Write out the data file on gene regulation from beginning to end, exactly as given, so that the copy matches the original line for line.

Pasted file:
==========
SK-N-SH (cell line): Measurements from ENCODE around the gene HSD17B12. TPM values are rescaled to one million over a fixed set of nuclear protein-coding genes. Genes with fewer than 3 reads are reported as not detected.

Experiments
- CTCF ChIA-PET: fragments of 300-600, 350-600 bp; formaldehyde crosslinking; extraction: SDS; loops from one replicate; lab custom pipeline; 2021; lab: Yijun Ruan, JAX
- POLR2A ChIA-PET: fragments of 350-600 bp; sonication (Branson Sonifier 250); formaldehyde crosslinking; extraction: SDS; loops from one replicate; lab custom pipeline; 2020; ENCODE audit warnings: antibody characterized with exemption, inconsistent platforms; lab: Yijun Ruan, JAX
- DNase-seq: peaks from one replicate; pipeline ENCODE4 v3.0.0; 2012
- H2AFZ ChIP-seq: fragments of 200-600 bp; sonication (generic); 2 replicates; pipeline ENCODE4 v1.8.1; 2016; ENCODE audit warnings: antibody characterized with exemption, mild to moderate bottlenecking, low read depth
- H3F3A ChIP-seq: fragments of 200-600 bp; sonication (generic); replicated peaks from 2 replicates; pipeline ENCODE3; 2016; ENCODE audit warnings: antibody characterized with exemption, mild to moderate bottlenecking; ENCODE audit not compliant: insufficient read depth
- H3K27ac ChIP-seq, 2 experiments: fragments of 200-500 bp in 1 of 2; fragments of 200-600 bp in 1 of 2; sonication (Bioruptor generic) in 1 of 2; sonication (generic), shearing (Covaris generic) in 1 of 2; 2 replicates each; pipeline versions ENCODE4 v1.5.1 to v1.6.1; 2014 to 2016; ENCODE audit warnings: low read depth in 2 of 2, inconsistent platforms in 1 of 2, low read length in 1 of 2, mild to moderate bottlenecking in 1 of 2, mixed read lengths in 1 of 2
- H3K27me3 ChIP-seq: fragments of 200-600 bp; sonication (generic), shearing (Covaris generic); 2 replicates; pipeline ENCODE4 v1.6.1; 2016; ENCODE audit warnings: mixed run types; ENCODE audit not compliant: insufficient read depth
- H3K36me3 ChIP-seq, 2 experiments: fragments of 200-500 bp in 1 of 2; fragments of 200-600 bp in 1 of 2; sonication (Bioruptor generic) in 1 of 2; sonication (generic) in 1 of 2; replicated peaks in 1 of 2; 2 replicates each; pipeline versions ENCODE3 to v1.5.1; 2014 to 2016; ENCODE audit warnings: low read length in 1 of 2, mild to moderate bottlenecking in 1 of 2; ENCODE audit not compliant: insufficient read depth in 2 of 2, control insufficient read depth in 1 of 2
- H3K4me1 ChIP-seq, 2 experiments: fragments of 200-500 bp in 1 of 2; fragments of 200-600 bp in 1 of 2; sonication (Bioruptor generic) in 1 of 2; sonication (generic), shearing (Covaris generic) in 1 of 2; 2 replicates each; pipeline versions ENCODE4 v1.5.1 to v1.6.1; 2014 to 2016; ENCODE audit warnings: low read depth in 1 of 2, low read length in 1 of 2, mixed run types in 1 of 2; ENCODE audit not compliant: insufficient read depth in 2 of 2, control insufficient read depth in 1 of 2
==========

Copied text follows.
SK-N-SH (cell line): Measurements from ENCODE around the gene HSD17B12. TPM values are rescaled to one million over a fixed set of nuclear protein-coding genes. Genes with fewer than 3 reads are reported as not detected.

Experiments
- CTCF ChIA-PET: fragments of 300-600, 350-600 bp; formaldehyde crosslinking; extraction: SDS; loops from one replicate; lab custom pipeline; 2021; lab: Yijun Ruan, JAX
- POLR2A ChIA-PET: fragments of 350-600 bp; sonication (Branson Sonifier 250); formaldehyde crosslinking; extraction: SDS; loops from one replicate; lab custom pipeline; 2020; ENCODE audit warnings: antibody characterized with exemption, inconsistent platforms; lab: Yijun Ruan, JAX
- DNase-seq: peaks from one replicate; pipeline ENCODE4 v3.0.0; 2012
- H2AFZ ChIP-seq: fragments of 200-600 bp; sonication (generic); 2 replicates; pipeline ENCODE4 v1.8.1; 2016; ENCODE audit warnings: antibody characterized with exemption, mild to moderate bottlenecking, low read depth
- H3F3A ChIP-seq: fragments of 200-600 bp; sonication (generic); replicated peaks from 2 replicates; pipeline ENCODE3; 2016; ENCODE audit warnings: antibody characterized with exemption, mild to moderate bottlenecking; ENCODE audit not compliant: insufficient read depth
- H3K27ac ChIP-seq, 2 experiments: fragments of 200-500 bp in 1 of 2; fragments of 200-600 bp in 1 of 2; sonication (Bioruptor generic) in 1 of 2; sonication (generic), shearing (Covaris generic) in 1 of 2; 2 replicates each; pipeline versions ENCODE4 v1.5.1 to v1.6.1; 2014 to 2016; ENCODE audit warnings: low read depth in 2 of 2, inconsistent platforms in 1 of 2, low read length in 1 of 2, mild to moderate bottlenecking in 1 of 2, mixed read lengths in 1 of 2
- H3K27me3 ChIP-seq: fragments of 200-600 bp; sonication (generic), shearing (Covaris generic); 2 replicates; pipeline ENCODE4 v1.6.1; 2016; ENCODE audit warnings: mixed run types; ENCODE audit not compliant: insufficient read depth
- H3K36me3 ChIP-seq, 2 experiments: fragments of 200-500 bp in 1 of 2; fragments of 200-600 bp in 1 of 2; sonication (Bioruptor generic) in 1 of 2; sonication (generic) in 1 of 2; replicated peaks in 1 of 2; 2 replicates each; pipeline versions ENCODE3 to v1.5.1; 2014 to 2016; ENCODE audit warnings: low read length in 1 of 2, mild to moderate bottlenecking in 1 of 2; ENCODE audit not compliant: insufficient read depth in 2 of 2, control insufficient read depth in 1 of 2
- H3K4me1 ChIP-seq, 2 experiments: fragments of 200-500 bp in 1 of 2; fragments of 200-600 bp in 1 of 2; sonication (Bioruptor generic) in 1 of 2; sonication (generic), shearing (Covaris generic) in 1 of 2; 2 replicates each; pipeline versions ENCODE4 v1.5.1 to v1.6.1; 2014 to 2016; ENCODE audit warnings: low read depth in 1 of 2, low read length in 1 of 2, mixed run types in 1 of 2; ENCODE audit not compliant: insufficient read depth in 2 of 2, control insufficient read depth in 1 of 2